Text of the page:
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For handling an imbalanced dataset, we have a variety of techniques like adjusting class weights, oversampling, undersampling, SMOTE and its different variations (RCSMOTE, GSMOTE, DBSMOTE).

My question is how can I identify the most optimal technique favorable for my model? Is it only by applying each of them and see which one gives the best metrics?

Are there any conditions/scenarios where a given technique is preferred over the other ones?

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In almost all circumstances, sound statistics disputes that class imbalance is a problem. Consequently, you probably should not do anything besides keep doing good data science that is grounded in correct statistics. (After all, this is what you were doing the whole time, right?)

Imbalance often appears to be a problem because models can achieve high accuracy scores by always or almost always classifying as the majority class. The trouble with such a statement is that most models do not do classification. Despite what software methods might exist, models like logistic regressions and neural networks do not do classification. They output predictions on a continuum that can be binned into categories, but they do not have to be, and the way to separate the continuous predictions into discrete classes could involve a threshold other than the usual software-default of a probability of $0.5$ or even more discrete categories than there are classes.

By evaluating models on statistically sound values like log-loss (“crossentropy loss” or “negative log likelihood” in some circles) or Brier score, almost any apparent issue related to class imbalance turns out not to be a problem. Since class imbalance then is not a problem, there is no need to use methods like oversampling, undersampling, or synthesis of new points in order to solve a non-problem. In fact, since synthesis of new points need not produce reasonable new points, creating synthetic points might create problems just because the user tried to solve a non-problem.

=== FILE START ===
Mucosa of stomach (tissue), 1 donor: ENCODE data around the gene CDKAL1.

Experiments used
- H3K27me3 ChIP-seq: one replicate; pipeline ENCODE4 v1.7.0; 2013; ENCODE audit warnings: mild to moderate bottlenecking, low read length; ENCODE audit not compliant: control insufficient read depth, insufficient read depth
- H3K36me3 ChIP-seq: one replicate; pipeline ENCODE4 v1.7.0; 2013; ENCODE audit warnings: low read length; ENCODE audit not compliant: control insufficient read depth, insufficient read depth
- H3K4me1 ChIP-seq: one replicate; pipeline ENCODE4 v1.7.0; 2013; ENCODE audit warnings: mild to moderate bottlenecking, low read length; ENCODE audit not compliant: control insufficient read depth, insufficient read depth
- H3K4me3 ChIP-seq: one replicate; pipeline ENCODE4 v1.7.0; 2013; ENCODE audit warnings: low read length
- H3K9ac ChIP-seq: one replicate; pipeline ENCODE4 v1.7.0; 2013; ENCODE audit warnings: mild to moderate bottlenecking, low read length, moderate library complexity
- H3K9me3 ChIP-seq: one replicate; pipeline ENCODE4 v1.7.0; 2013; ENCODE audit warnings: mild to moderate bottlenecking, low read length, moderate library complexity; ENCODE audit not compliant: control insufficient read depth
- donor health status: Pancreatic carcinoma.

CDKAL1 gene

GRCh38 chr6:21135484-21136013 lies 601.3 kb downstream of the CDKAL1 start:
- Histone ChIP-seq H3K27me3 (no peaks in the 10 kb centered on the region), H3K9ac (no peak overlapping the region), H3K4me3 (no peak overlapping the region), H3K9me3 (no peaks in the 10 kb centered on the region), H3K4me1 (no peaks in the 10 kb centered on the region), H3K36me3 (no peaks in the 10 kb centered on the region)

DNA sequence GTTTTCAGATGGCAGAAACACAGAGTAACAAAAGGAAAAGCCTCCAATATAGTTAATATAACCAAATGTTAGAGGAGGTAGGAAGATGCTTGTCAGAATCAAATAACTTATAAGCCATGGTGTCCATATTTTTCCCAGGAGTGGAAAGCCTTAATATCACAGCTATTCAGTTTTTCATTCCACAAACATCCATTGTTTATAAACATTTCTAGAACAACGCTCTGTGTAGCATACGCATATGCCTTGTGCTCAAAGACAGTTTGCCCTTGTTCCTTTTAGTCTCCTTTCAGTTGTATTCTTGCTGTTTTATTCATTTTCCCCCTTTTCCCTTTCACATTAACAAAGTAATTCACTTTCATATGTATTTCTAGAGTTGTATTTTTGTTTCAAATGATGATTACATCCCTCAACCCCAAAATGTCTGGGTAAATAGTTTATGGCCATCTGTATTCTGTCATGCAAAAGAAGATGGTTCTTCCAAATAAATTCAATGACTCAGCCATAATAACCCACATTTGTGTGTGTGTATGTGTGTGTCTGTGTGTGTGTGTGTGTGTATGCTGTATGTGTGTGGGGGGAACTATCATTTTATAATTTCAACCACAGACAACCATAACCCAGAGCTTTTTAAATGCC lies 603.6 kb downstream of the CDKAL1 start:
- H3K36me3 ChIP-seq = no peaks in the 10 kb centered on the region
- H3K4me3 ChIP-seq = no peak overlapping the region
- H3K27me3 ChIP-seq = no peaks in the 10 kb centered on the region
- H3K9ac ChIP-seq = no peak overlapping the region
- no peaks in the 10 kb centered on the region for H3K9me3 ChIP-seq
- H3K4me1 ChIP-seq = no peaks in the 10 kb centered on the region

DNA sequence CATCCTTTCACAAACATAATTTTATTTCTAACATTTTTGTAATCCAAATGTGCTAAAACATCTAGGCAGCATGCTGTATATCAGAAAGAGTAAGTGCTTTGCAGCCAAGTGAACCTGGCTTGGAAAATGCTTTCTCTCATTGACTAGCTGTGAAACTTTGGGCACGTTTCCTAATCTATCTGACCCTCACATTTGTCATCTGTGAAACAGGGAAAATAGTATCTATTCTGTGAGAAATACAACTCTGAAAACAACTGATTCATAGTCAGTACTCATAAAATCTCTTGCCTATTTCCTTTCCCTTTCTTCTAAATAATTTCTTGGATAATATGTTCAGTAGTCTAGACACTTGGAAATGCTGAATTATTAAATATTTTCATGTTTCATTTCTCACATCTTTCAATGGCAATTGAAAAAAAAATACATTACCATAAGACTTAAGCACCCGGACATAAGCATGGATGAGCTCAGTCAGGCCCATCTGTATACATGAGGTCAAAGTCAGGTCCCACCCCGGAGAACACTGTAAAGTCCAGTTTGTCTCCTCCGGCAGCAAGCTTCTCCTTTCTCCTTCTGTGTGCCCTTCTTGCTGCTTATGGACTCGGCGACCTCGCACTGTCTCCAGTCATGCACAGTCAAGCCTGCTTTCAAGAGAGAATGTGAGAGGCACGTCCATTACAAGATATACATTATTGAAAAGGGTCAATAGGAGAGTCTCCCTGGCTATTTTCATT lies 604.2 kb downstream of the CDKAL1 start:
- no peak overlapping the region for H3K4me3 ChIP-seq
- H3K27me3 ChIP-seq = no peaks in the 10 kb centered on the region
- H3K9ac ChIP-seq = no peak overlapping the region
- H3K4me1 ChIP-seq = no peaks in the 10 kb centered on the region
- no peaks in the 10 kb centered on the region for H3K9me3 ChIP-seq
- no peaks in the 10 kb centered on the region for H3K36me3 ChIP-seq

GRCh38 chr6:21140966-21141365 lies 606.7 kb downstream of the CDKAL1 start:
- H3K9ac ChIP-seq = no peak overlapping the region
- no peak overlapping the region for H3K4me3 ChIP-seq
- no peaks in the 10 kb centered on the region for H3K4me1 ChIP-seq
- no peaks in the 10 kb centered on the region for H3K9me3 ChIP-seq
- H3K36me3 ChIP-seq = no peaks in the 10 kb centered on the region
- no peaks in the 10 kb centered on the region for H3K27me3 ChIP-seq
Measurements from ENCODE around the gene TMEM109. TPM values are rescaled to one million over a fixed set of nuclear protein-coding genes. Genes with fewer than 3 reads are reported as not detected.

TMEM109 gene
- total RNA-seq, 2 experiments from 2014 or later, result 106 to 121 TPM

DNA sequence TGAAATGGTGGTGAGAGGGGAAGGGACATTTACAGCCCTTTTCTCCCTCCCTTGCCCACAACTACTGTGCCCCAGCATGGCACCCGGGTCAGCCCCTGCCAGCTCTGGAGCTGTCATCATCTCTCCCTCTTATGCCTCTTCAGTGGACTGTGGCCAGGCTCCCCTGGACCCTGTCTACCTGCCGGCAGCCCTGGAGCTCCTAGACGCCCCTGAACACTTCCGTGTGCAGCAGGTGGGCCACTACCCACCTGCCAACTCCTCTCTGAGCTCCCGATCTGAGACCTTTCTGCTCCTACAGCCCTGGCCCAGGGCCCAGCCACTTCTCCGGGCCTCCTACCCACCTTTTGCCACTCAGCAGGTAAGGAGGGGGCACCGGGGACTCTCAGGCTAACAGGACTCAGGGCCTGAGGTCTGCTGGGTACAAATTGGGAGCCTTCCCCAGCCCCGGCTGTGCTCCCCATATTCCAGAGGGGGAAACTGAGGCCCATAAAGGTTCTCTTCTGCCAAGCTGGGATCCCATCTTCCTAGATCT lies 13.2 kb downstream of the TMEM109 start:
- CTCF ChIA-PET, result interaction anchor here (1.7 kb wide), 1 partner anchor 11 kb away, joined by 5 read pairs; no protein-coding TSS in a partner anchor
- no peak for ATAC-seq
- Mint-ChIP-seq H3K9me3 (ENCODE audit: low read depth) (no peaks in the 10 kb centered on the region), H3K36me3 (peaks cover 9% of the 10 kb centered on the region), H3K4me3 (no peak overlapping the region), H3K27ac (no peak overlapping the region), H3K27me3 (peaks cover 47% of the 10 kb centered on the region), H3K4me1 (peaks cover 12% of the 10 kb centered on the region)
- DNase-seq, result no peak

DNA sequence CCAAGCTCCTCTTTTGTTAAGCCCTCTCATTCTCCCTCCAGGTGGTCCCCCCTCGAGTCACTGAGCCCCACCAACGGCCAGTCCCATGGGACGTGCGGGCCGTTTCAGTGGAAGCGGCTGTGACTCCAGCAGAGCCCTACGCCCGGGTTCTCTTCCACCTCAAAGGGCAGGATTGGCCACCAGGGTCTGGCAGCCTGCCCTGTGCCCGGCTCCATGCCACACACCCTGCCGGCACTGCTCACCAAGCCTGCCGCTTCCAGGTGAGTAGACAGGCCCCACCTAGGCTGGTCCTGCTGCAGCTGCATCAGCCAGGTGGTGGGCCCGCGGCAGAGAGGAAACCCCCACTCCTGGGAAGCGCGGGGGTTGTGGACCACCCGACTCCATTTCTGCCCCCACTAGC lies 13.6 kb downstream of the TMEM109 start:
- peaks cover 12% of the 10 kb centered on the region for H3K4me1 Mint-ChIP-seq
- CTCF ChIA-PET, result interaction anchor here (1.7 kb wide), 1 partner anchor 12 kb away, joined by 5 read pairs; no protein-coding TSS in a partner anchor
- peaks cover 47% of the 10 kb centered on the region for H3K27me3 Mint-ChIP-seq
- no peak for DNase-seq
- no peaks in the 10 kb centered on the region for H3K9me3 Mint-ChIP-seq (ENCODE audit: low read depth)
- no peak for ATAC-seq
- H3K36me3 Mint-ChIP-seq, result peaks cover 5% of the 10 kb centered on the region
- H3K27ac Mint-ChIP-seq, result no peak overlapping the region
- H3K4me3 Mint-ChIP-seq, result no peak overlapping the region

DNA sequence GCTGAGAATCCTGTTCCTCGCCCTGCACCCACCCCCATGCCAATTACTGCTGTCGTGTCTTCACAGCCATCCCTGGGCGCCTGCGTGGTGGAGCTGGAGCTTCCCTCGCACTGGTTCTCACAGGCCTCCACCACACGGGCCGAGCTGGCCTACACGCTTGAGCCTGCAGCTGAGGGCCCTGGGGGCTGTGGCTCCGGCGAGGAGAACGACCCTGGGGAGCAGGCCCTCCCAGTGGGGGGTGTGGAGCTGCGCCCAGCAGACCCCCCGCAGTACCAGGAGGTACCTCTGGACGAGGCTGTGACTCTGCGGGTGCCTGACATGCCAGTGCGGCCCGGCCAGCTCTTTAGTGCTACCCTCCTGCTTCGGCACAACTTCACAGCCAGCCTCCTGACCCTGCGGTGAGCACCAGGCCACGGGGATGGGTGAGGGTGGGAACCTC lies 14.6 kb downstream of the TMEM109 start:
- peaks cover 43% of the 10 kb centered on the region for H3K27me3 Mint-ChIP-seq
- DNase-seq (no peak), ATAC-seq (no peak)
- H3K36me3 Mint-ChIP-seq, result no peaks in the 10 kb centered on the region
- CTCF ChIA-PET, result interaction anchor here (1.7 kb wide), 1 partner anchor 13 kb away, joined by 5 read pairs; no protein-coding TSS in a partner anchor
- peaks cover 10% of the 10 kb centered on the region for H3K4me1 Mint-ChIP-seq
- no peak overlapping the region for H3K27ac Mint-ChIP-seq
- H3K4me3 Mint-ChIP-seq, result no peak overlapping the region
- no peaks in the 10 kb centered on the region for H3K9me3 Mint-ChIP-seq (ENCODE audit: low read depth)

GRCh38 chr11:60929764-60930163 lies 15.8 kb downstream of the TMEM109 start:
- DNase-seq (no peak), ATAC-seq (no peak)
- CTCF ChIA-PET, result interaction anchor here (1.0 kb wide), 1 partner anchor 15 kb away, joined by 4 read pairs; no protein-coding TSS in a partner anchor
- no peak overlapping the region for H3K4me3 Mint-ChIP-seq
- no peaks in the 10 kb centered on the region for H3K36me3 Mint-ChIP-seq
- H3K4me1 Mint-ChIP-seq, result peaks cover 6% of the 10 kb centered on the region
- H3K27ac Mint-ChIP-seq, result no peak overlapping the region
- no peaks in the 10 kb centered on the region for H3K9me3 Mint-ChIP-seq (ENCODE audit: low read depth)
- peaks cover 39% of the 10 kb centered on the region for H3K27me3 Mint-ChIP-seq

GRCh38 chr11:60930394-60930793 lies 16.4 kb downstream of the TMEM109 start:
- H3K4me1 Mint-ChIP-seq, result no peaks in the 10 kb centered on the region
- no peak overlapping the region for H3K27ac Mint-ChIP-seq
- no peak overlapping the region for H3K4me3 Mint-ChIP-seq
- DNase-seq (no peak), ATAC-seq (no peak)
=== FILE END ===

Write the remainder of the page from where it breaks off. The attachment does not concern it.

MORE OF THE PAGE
We have an entire statistics meta post with oodles of good links related to class imbalance and why it is not the problem it appears to be.

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Variance part:

Despite the somewhat popular notion, data augmentations won't magically fix the lack of data (see Is SMOTE any good at creating new points?). They could possibly decrease variance somewhat if a model is already doing well.

This becomes rather obvious if you try visualizing a bunch of rare observations and potential decision boundaries in a multidimensional feature space.

Bias part:

The exact method is not relevant as much as the proportion. Resampling violates the major concept of train set having the same distribution as the production one, thus giving your model a bias aimed to offset the bias of the logistic function. There's no rule of thumb for this as far as I'm aware, simply equalizing the populations is not guaranteed to perfectly offset such a bias. See Logistic Regression in Rare Events Data for more info.

TL;DR: Data augmentations aren't really there to combat imbalance. If you pursue the metric of certain class on a certain set, that's trial and error (computationally expensive, often yielding an insignificant improvement and prone to drifting in production).

If you need a statistically correct model, avoid resampling/weighting when doing augmentations and evaluate using metrics that operate on scores rather than predictions (and aren't class specific). The logistic bias can be offset by selecting the decision threshold, which is most often a single vectorized operation.

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